If you have a blog or intend to start one, you likely know that it can be tough work. This is true whether its focus is more creative or more SEO oriented. Writing content that readers will not only like, but also want to come back for more of is no easy task. However, writing, like any other skill, is something that can be developed with practice and effort. Below you will find tips in order to improve your blog content.
Know Your Audience
Before you ever set fingers to a keyboard, it is vital that you understand who you are writing for. Only then can you effectively choose blog post topics that will cater to their interests. You have to ask yourself: who is your target audience? What are their interests? Where are they likely at in life? What do they want out of life? What are you trying to say that will speak to them?
If you are writing a cooking blog and your intended readers are young women or moms who are beginner cooks, then writing a how-to on Boeuf Bourguinon, soufflés, or Paella is probably not a good idea. If you were a professional chef writing for other professionals or more advanced cooks, however, then this would be the perfect topic.
Once you have identified your audience and have chosen a topic, think carefully about what separates you from others who are writing in that space, or may have already had their say on the matter. What do you bring to the table that other bloggers do not? What makes you unique? What new information are you presenting your audience?
Picking A Title
Now that you know to whom you are writing and have selected what you will be writing about, begin with a working title that can act as a guidepost of sorts for what you want to convey. Upon completion of the article, play with alternate titles. Maybe it still fits, but perhaps, during the writing, you strayed further from the guidepost as you sunk into the rhythm and purpose of the content. It may not seem all that important, but the title of an article should attract or entice readers. It is the very first thing a reader will see. A bad title could result in your audience scrolling past your article, while a good one could result in a curious click.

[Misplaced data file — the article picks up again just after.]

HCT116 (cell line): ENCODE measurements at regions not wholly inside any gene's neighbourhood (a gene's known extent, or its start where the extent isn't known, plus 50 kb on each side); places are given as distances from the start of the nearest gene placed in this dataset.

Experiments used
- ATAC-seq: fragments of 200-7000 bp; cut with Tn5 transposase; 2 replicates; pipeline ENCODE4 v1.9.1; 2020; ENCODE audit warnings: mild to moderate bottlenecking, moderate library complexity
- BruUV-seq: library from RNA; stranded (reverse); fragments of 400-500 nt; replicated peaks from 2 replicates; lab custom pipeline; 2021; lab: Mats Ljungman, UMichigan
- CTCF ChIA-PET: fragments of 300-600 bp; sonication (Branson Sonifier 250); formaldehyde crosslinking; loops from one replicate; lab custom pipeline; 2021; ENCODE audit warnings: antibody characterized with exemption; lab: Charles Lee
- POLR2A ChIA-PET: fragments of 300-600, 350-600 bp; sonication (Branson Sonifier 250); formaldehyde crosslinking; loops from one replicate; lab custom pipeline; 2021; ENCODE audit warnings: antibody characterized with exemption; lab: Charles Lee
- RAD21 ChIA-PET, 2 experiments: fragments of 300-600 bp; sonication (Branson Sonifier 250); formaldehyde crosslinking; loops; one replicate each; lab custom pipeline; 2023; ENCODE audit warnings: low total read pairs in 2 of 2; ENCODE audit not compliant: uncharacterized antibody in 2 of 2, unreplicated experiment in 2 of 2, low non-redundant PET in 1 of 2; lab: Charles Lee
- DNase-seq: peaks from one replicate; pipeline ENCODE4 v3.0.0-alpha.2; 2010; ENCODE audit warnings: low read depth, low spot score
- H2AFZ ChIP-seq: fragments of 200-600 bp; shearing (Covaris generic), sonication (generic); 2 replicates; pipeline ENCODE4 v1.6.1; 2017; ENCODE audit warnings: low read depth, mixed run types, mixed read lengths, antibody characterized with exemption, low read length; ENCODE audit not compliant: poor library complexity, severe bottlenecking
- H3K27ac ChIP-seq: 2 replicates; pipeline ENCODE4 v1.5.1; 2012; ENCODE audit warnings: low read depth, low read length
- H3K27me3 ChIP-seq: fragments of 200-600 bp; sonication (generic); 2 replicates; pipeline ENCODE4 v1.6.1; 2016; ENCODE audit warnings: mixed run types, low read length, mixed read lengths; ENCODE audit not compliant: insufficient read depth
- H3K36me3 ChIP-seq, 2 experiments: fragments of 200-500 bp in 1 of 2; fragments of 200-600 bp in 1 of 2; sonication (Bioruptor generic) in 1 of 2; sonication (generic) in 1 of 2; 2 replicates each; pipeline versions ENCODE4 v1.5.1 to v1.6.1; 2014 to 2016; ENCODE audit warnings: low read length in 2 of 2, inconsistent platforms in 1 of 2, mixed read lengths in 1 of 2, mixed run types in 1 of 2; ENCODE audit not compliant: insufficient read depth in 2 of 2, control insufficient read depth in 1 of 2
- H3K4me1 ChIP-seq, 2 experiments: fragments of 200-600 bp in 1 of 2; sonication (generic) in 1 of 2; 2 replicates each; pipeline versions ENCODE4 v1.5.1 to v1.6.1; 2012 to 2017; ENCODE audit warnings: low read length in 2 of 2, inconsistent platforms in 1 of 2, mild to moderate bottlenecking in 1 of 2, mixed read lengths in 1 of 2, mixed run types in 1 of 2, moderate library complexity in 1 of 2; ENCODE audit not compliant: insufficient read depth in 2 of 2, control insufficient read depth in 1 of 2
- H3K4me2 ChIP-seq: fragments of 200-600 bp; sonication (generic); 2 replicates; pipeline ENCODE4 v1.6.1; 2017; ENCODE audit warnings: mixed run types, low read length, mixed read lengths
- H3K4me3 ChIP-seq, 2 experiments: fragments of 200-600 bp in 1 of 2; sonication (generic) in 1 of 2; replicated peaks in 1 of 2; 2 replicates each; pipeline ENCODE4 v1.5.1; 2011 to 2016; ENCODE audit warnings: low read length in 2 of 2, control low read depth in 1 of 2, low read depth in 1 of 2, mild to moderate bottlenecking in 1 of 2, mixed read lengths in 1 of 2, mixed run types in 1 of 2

Pique your audience’s interest. Tantalize them, but do not mislead them. Avoid buzzfeedy, click-baity titles at all costs. They are clichéd and end up leaving the audience feeling cheated or manipulated.
For example, let’s pretend you are writing about a road trip you took last summer from Connecticut down to Palm Beach Florida. You want to share this experience with your readers. They have to know about the wonderful restaurants you ate at, cities you toured, or sites you saw.